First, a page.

Fluoridation Bill introduced to Parliament

  • Peter Dunne
  • Jonathan Coleman

Legislation has been introduced to enable DHBs rather than local authorities to decide whether community water supplies are fluoridated, says Health Minister Jonathan Coleman and Associate Health Minister Peter Dunne.

“While New Zealand’s oral health has improved dramatically over the last 30 years, we still have high rates of preventable tooth decay,” says Dr Coleman.

“Increasing access to fluoridated water will improve oral health and mean fewer costly trips to the dentist. We know that children have up to 40 per cent less tooth decay in fluoridated areas compared to areas without fluoride.

“This change would benefit over 1.4 million New Zealanders who live in areas where networked community water supplies are not currently fluoridated.”

“Moving the decision-making process from local councils to DHBs recognises that water fluoridation is a health-related issue,” says Mr Dunne.

“Decisions would be based on the assessment of health-related evidence and local needs. Recognition that fluoridating water is the single-most important initiative to improve dental health, particularly child dental health, is long overdue and I’m sure this move will be welcomed by the wider community.”

The Health (Fluoridation of Drinking Water) Amendment Bill, introduced by Mr Dunne, will go through the normal Parliamentary process including the opportunity for communities and individuals to make submissions to the Health Select Committee.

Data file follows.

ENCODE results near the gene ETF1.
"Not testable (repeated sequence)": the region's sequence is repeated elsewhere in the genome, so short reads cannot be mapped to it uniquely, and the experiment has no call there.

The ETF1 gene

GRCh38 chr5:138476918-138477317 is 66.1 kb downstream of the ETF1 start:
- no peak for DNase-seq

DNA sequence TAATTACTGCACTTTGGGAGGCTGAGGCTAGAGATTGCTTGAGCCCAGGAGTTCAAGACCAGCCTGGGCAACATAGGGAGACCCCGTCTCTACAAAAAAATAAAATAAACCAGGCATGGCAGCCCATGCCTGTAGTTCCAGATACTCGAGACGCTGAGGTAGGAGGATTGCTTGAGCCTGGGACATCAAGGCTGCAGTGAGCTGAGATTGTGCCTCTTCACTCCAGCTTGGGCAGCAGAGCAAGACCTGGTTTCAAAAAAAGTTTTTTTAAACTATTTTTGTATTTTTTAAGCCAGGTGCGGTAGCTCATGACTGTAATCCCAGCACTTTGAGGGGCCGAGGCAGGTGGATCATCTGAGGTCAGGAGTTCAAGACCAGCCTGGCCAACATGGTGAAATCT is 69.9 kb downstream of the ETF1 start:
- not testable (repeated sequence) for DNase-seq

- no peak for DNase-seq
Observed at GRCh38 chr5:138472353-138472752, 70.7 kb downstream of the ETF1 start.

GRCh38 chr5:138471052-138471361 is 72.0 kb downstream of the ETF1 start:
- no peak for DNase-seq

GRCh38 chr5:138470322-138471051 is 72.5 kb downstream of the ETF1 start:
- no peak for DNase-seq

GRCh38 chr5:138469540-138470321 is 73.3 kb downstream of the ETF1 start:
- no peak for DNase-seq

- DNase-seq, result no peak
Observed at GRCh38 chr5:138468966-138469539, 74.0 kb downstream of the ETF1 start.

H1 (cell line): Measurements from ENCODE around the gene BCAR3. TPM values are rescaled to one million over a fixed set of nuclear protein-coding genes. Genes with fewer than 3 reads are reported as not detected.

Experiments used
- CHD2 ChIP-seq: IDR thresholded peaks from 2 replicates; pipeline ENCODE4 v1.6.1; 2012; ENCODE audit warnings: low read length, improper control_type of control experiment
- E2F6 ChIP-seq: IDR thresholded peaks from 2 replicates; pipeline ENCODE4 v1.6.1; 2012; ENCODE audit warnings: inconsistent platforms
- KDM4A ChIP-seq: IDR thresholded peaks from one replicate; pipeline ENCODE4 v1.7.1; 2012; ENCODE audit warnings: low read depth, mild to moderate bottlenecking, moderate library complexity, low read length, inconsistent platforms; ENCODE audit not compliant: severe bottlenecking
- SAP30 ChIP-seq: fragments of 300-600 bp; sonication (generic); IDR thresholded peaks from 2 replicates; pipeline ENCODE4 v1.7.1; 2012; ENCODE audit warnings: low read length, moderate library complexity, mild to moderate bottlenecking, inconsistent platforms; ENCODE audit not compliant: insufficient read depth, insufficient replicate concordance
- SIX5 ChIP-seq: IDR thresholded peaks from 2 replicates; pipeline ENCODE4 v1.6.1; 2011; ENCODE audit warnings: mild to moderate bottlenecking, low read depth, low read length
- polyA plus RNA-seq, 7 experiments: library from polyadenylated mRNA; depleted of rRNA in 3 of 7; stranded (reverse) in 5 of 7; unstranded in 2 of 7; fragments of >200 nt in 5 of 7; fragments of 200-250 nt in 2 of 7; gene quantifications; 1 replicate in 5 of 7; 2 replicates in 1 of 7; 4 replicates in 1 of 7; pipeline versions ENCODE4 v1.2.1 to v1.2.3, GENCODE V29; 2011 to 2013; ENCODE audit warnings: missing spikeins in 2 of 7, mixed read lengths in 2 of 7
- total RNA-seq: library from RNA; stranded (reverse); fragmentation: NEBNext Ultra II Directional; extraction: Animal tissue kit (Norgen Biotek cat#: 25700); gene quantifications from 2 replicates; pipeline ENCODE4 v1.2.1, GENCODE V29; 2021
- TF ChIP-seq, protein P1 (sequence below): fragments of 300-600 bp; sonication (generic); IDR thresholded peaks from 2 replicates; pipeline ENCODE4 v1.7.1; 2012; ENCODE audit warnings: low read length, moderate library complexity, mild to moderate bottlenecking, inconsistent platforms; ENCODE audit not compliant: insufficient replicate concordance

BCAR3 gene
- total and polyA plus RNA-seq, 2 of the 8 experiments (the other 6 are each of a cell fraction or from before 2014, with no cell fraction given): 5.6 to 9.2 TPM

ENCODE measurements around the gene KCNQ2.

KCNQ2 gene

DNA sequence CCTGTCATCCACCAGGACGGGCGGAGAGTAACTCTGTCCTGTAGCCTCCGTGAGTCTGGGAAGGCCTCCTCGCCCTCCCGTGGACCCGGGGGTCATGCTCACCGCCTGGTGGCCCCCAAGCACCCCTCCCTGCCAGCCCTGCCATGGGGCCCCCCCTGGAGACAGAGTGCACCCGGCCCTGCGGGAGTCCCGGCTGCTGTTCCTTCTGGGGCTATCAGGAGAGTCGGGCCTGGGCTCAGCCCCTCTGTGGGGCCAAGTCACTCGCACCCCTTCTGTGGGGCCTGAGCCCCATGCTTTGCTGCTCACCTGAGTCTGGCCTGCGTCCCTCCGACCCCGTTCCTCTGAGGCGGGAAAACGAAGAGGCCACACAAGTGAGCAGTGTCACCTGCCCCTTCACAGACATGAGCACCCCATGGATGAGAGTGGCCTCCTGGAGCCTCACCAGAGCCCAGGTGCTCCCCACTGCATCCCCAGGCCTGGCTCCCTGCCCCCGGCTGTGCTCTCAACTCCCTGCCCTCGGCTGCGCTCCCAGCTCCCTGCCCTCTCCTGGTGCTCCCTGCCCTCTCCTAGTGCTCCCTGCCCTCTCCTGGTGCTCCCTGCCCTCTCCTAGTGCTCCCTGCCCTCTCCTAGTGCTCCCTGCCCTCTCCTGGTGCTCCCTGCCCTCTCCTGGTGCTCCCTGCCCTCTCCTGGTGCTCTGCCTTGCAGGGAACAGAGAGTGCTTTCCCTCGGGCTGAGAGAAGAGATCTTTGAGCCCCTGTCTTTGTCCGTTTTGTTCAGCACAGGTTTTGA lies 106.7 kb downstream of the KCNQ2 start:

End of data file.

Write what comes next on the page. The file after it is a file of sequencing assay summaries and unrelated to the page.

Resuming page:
Once the legislation is passed, DHBs are expected to start making decisions about community water fluoridation in 2018. 

Notes to editors

Around 2.3 million New Zealanders currently have access to fluoridated water.

Fluoride occurs naturally in water supplies, however New Zealand levels are generally low compared to other countries, meaning additional fluoridation is needed to generate optimum health results. The World Health Organization recommends boosting fluoride to optimum levels.

In 2014 the Prime Minister’s Chief Science Advisor and the Royal Society of New Zealand, assisted by a panel of experts, concluded there is compelling evidence that fluoridation of water at the recommended levels produces broad benefits for the dental health of New Zealanders.

A recent report by Sapere Research Group found New Zealanders living in fluoridated drinking-water areas had:

  • 40 per cent lower lifetime incidence of tooth decay among children and adolescents;
  • 48 per cent reduction in hospital admissions for the treatment of tooth decay among children aged 0 to 4 years;
  • 21 per cent reduction in tooth decay among adults aged 18 to 44 years;
  • 30 per cent reduction in tooth decay among adults aged 45 years and over.